'The GOP can't afford to forsake its conservative base by running to the middle. It's time we let them know we are the party of faith...'

And so on and so forth. There are many comments from Republicans, both private citizens and elected officials, that make these sorts of claims. And there are many commentators on politics that also have pointed out that Republicans see themselves as belonging to the party of faith or party of God. Perhaps no official spokesman of the Republican establishment has been foolish enough to make such a claim, but that doesn't mean that the party in general doesn't stand by others who make such claims. It's fine if you want to claim that the pro-immigration movement is being driven by Christians, since it's true by default (the vast majority of Americans are Christian). But the anti-immigration movement is also being driver by Christians (also by default). I suppose Nathan and Val will point out that the pro-immigration movement has biblical support, but there are clearly others in the opposing movement that also use their faith to justify their position.

Nathan Smith

Well, Tom has dug around for quotes-- much appreciated!-- and come up with some interesting ones about the Republicans being the (self-appointed) party of God. Fair enough.

BUT the Republicans are a complex coalition, not just of people but of ideologies and lines of argument. It is possible to be a Republican and a Christian without being a Republican *because* you are a Christian. One might even be a Republican *despite* being a Christian, something like this: "I realize Jesus preached peace and helping the poor, and that's more the Democrats' line; but I keep my Christianity mostly to my private life, I think we need free-market policies, little or no welfare, and strong national security, even though even though it's difficult for me to reconcile that with my Christian belief." That's not quite my view, but I *would* say that my being generally supportive of Republicans has little to do with my belief in Christianity. If someone were to coin a slogan like "Jesus is a Republican," it seems to me a grotesque falsehood. ("Jesus is a Democrat" sounds less repugnant somehow.)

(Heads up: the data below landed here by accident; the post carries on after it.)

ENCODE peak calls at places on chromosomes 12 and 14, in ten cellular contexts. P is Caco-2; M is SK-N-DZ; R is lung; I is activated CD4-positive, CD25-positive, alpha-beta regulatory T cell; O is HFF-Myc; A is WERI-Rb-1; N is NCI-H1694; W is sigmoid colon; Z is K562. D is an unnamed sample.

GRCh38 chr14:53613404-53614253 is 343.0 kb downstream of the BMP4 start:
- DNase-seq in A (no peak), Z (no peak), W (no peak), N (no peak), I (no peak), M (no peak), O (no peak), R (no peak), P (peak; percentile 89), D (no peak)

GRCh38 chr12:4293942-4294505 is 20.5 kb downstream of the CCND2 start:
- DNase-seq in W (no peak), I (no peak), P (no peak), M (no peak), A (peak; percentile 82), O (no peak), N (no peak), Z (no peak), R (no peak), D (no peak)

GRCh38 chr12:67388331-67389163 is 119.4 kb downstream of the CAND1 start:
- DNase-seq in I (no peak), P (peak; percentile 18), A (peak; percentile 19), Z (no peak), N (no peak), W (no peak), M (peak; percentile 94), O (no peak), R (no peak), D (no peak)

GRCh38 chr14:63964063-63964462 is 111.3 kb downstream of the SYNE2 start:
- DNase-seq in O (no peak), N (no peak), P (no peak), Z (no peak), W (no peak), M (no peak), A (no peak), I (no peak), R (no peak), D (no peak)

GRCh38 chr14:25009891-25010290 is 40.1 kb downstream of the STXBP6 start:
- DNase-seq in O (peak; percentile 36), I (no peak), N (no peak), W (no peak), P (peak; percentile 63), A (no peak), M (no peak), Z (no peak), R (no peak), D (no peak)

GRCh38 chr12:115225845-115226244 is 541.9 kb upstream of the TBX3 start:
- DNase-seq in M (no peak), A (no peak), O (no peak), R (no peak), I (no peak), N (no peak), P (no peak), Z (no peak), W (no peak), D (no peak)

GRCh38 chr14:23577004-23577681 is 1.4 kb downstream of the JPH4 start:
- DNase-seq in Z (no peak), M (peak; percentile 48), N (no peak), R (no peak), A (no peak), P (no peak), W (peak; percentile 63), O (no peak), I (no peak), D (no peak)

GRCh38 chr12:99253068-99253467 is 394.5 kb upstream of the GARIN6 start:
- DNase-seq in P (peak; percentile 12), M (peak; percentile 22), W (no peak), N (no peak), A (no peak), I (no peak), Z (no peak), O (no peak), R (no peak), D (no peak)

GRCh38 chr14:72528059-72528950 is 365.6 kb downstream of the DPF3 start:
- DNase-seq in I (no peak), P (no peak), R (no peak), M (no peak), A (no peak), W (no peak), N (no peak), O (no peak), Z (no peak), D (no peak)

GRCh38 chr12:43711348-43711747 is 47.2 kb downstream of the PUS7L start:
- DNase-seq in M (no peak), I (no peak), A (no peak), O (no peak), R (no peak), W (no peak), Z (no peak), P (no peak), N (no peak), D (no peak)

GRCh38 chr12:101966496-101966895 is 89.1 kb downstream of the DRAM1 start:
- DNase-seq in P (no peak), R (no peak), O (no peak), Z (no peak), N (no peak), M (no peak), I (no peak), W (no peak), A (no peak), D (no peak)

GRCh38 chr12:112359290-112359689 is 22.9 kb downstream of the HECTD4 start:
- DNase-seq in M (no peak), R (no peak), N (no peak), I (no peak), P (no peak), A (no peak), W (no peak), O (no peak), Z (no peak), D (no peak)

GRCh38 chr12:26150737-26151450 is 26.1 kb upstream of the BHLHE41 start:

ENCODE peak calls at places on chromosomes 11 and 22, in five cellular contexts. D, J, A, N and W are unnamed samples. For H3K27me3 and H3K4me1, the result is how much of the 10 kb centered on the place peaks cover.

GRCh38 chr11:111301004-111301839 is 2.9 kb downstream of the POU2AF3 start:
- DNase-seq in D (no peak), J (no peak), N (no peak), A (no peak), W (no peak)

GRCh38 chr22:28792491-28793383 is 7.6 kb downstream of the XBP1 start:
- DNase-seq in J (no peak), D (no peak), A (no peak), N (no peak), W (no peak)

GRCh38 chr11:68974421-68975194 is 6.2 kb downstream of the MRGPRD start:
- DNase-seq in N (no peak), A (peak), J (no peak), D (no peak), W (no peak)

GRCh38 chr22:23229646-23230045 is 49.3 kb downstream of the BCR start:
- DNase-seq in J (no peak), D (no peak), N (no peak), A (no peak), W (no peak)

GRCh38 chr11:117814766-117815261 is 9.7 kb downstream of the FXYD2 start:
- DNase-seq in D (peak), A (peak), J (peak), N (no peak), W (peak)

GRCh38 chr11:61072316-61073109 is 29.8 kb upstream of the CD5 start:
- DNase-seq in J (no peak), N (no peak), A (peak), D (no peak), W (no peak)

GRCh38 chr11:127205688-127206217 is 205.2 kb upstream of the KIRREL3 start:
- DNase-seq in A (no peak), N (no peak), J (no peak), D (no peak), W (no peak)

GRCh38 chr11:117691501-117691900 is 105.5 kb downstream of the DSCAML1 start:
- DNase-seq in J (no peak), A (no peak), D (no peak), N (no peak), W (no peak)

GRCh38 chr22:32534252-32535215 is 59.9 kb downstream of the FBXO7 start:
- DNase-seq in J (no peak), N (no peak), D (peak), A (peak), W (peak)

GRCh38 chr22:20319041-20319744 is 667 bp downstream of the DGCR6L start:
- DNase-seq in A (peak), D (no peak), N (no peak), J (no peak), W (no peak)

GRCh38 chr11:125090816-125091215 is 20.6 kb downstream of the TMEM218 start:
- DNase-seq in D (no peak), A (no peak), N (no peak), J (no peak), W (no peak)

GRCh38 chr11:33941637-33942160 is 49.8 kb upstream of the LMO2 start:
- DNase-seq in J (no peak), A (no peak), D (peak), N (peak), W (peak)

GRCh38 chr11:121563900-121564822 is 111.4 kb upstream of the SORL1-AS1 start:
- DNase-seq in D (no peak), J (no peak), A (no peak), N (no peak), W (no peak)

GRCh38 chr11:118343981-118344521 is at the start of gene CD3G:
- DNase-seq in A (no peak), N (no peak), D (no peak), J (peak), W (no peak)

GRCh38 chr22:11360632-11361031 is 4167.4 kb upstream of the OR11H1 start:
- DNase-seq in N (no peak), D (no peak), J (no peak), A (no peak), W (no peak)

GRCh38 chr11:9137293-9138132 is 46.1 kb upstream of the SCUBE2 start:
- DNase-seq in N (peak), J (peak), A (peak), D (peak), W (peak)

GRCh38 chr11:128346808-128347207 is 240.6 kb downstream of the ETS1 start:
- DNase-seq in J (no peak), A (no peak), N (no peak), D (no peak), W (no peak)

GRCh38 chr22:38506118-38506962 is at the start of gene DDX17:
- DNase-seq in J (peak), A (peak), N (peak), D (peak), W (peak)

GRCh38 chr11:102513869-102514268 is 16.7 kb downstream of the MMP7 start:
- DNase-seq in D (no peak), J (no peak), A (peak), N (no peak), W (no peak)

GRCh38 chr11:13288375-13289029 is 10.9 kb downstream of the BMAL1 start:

Applying this to immigration, you can be a Christian but oppose immigration for non-Christian reasons. No doubt "there are... others in the opposing [immigration] movement that... use their faith to justify their position" somewhere, but I am aware of no prominent ones. I would be interested to see someone try to justify opposition to immigration in Christian terms: it seems like a very difficult task.

People used to justify slavery by referring to the Old Testament, and they were on strong ground in a way since there certainly was slavery in the Old Testament, seemingly with some degree of (perhaps grudging) divine sanction, and practiced by some of the Bible's heroes.

Not immigration restrictions. The Jews were famously immigrants: a people led by the hand of God out of the land of Egypt into a land of milk and honey. It seems pretty impossible to reconcile the story of Exodus with the idea that people should stay in the land they were born into and not bother others. And it's the Old Testament villains, the Assyrian and Babylonian conquerors, who engage in mass deportation.